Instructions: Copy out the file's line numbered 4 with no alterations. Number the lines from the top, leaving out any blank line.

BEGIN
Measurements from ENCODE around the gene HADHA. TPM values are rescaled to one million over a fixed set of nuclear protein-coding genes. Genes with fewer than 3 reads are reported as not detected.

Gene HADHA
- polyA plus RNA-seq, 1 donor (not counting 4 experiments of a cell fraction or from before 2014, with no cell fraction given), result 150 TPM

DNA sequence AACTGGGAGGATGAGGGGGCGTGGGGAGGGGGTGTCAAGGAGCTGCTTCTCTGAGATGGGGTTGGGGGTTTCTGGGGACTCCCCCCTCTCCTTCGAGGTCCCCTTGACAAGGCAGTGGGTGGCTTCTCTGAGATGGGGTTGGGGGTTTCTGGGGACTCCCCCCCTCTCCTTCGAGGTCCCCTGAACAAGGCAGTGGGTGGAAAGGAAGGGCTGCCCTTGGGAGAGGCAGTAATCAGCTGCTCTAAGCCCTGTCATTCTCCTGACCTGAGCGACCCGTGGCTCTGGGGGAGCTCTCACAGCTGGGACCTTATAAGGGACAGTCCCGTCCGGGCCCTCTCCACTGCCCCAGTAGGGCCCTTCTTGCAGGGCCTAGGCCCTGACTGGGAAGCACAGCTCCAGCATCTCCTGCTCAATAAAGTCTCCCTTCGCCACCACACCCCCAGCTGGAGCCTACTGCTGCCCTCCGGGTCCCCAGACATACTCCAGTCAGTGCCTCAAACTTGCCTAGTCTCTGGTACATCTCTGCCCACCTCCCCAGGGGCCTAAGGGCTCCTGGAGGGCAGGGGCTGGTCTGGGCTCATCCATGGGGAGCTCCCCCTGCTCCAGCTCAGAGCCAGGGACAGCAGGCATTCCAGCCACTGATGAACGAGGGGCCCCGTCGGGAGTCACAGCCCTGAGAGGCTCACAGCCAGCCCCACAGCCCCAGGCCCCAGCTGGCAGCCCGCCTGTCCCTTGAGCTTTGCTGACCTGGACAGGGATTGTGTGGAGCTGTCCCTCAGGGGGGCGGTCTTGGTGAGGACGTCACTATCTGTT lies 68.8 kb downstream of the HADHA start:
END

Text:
DNA sequence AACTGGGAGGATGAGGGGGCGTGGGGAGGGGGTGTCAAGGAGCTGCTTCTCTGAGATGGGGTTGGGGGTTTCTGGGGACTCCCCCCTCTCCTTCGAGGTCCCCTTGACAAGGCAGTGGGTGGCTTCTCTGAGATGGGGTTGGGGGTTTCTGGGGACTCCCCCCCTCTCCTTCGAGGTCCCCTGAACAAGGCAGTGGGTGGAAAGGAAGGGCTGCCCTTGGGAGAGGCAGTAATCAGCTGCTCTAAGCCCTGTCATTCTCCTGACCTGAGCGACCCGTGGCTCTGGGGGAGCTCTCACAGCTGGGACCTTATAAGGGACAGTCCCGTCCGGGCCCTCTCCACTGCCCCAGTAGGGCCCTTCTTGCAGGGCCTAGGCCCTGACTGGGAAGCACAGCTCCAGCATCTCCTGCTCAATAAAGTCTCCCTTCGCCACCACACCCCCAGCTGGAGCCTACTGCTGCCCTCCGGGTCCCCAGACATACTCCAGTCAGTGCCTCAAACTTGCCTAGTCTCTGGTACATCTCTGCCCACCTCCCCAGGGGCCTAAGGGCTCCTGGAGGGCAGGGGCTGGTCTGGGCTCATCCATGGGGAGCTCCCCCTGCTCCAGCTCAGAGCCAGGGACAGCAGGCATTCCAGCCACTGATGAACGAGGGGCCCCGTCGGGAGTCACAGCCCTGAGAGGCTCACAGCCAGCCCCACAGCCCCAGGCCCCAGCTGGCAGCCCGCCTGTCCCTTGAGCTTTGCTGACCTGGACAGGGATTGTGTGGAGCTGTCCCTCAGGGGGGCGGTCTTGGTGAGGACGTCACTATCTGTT lies 68.8 kb downstream of the HADHA start: